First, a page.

The art of Bonsai growing re-creates the look and feel of a larger tree in nature, but in miniature. Although maples are good for beginners, they are a little harder to maintain than many evergreens. With care, however, growing a maple Bonsai is very satisfying and will result with a beautiful indoor tree.
Remove your baby maple from its pot, preferably a 1-gallon pot, in early spring just before the buds begin to form.
Trim the roots to the size of the Bonsai pot. A hand shovel is often good for trimming roots, but pruning shears may be easier. The pot should be slightly larger than the overall size of the tree's canopy.
Place the maple in the pot. Make sure the trunk is straight in the pot. Only use Bonsai pots with holes in the bottom.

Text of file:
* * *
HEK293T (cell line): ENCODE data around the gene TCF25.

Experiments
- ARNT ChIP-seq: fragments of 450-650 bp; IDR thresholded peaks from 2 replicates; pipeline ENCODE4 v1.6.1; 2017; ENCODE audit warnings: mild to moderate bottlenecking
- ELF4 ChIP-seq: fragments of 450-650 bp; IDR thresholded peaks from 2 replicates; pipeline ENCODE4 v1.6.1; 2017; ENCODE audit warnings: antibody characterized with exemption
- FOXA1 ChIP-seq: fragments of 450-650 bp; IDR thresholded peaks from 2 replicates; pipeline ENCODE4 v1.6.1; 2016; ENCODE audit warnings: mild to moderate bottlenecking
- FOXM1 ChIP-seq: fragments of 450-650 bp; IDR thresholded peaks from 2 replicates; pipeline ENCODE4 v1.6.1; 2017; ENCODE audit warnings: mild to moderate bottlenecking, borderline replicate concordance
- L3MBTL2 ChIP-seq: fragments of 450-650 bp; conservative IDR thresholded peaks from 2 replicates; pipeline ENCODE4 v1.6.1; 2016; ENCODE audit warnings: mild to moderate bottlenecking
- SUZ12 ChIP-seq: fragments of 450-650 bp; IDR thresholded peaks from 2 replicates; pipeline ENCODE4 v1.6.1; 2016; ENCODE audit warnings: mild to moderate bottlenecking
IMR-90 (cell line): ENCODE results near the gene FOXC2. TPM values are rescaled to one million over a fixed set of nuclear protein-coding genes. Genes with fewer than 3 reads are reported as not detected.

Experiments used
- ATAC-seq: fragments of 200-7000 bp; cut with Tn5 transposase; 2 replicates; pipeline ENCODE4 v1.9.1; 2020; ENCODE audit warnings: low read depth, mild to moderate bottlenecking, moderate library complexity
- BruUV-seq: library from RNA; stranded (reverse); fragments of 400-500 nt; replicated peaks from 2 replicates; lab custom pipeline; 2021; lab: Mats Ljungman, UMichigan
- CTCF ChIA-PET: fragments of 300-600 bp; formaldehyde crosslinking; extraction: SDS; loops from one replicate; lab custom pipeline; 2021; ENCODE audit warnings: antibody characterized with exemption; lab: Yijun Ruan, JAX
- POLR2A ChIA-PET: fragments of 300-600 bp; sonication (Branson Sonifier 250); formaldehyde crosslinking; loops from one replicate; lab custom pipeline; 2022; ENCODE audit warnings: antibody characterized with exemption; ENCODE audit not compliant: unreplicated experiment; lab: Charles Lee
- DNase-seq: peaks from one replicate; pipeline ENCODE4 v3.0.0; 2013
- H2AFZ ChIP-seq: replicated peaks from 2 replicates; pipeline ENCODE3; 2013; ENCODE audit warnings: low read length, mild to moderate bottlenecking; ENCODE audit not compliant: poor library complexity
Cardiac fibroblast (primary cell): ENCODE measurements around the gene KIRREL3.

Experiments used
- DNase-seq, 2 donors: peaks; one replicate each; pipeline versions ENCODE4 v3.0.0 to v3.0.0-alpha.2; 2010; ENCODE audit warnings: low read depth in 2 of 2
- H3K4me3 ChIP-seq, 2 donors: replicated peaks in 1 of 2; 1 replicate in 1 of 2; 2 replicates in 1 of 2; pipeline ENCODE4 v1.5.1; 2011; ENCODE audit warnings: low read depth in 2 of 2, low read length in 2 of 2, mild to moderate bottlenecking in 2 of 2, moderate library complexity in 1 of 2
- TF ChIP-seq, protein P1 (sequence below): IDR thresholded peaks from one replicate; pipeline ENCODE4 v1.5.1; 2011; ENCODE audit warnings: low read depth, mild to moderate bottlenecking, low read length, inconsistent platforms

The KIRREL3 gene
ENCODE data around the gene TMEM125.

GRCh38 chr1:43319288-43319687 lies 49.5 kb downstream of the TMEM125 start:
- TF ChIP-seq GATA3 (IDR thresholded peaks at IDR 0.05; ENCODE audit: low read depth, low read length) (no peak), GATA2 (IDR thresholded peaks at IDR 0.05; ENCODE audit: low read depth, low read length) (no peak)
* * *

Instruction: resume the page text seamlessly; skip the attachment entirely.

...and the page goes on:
Use a good Bonsai potting soil to fill in the spaces around the roots. Maples can be more sensitive to poor drainage than some evergreens, so soils with bark, bits of granite, or other material to facilitate drainage are necessary.
Trim the branches near the base of the tree to create a trunk with a sharp pair of pruning shears, for larger branches, or very sharp scissors, for smaller branches. Remove any branches that look like they will result in undesirable growth.
Place the pot in a matching pan. Keep the pan filled with water. As the soil in the pot dries out, it will wick water up from the pan.
Once established, judiciously nip any buds that look like they may result in undesired growth. Be conservative, removing too many buds can harm the tree.